Assad regime cuts subsidies as Syria’s GDP falls to half prewar level

This 100 Syrian banknote was worth just over two US dollars when the uprising started in March  2011 today it is worth less than 60 cents
This 100  pounds Syrian banknote was worth just over two US dollars when the uprising started in March 2011 today it is worth less than 60 cents

Syria’s economy is in a tailspin, and the regime of President Bashar al-Assad is increasingly struggling to find resources to quash the four-year-old rebellion, analysts say.

The government has had to scale back subsidies for citizens for goods ranging from water to heating oil over the last six months. That has angered Syrians, who already face crippling inflation, 50-percent unemployment and wide-scale damage to industry caused by the civil war. In addition, power outages have worsened recently and food shortages loom.

With the opposition weakened, the Syrian military should be able to deal knockout blows to the rebels. But Assad’s forces are too short on funds, analysts say.

“You’re seeing the continued splintering with these opposition groups, their weakness and vulnerability, but the regime is failing to capitalize on the shortcomings of its adversaries,” said Riad Kahwaji, an analyst and chief executive of the Dubai-based Institute for Near East and Gulf ­Military Analysis.

Other economic problems such as falling tax revenues, a collapse in the currency and rising bills for imports have also pushed the regime deeper into “survival mode,” he added. Although the government’s budget figures are not made public, analysts say Damascus has had to shift priorities to pay for the war effort.

It has slashed spending on social welfare, including cutting subsidies for water and electricity over the summer.

Last month, the government did the same with diesel and heating oil. That cutback was partly a reaction to airstrikes by the U.S.-led coalition that damaged oil installations in eastern Syria that had fallen under the control of the Islamic State.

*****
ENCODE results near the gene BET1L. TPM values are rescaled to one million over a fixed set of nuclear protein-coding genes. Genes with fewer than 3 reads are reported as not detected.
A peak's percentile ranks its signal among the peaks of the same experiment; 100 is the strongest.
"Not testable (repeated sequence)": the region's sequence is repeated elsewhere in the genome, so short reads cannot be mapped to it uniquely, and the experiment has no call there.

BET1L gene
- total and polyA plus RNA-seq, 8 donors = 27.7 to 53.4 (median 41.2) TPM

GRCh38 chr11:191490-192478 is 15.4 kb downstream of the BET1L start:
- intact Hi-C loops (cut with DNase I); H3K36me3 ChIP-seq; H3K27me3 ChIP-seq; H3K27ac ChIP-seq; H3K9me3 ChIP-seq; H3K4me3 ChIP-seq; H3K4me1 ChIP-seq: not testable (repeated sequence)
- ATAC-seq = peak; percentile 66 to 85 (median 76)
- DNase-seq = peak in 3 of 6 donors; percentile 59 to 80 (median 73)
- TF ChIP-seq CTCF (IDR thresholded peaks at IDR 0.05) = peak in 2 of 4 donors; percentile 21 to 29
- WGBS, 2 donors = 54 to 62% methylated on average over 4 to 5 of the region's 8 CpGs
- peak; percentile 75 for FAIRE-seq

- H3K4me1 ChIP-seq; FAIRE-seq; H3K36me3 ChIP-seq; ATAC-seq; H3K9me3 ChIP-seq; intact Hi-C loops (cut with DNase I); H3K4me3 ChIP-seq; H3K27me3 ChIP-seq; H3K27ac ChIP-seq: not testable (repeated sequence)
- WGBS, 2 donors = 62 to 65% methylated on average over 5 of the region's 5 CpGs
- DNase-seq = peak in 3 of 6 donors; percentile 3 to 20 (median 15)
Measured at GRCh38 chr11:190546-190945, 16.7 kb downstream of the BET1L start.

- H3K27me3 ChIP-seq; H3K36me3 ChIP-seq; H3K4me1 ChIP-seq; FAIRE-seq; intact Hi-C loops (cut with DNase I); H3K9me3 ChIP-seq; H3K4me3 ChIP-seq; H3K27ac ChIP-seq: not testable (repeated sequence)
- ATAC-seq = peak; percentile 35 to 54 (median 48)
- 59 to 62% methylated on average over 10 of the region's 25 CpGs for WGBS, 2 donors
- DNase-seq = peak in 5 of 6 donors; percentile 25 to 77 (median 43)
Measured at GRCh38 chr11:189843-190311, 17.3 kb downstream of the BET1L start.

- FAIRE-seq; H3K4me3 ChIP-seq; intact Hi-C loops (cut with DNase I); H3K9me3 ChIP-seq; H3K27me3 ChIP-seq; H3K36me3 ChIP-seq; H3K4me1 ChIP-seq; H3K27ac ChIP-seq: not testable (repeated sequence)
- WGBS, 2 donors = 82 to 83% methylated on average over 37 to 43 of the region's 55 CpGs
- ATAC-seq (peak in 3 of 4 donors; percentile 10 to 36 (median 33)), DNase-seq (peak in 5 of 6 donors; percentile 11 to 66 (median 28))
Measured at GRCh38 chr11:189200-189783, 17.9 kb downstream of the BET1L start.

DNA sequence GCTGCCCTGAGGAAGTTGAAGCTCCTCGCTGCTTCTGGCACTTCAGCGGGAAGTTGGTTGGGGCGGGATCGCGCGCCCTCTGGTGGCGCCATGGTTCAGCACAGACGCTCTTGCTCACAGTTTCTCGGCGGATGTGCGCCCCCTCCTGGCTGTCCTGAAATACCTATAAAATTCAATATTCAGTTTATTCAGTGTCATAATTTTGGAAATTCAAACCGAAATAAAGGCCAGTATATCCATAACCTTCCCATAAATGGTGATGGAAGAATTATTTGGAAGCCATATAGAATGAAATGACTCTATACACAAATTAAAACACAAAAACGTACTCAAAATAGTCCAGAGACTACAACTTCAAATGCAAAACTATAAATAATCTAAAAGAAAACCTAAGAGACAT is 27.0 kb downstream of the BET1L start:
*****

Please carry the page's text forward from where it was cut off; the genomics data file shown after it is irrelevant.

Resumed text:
Although they are enemies, the Islamic State gave the regime an unlikely boost, selling its own oil back to the government at cheap rates, according to analysts and U.N. officials. But the coalition airstrikes that began targeting the militant group in September have slowed those transactions, they say.

The cumulative effect has been not only a strain on the government but more hardship for many Syrians like Abdul Aziz, a 29-year-old graphic designer who lives with his parents and two siblings. Like scores of his neighbors, he and his family were forced six months ago to start taking international food handouts distributed by local charities.

“People can hardly afford to live anymore,” Abdul Aziz said via Skype from his home in central Damascus, which is controlled by the government. Fearing retribution, he asked that his full name not be published.

Last month’s subsidy cuts reportedly sent the price of heating oil from 73 to 85 cents a liter — the equivalent of going from $2.76 to $3.22 a gallon — while diesel went up by 12 cents a liter, to 48 cents, or about $1.82 a gallon. This has caused prices of a wide variety of goods to jump. Even clothes are becoming unaffordable for many Syrians, with residents in the capital saying blue jeans are sold for as much as eight times their pre-war price.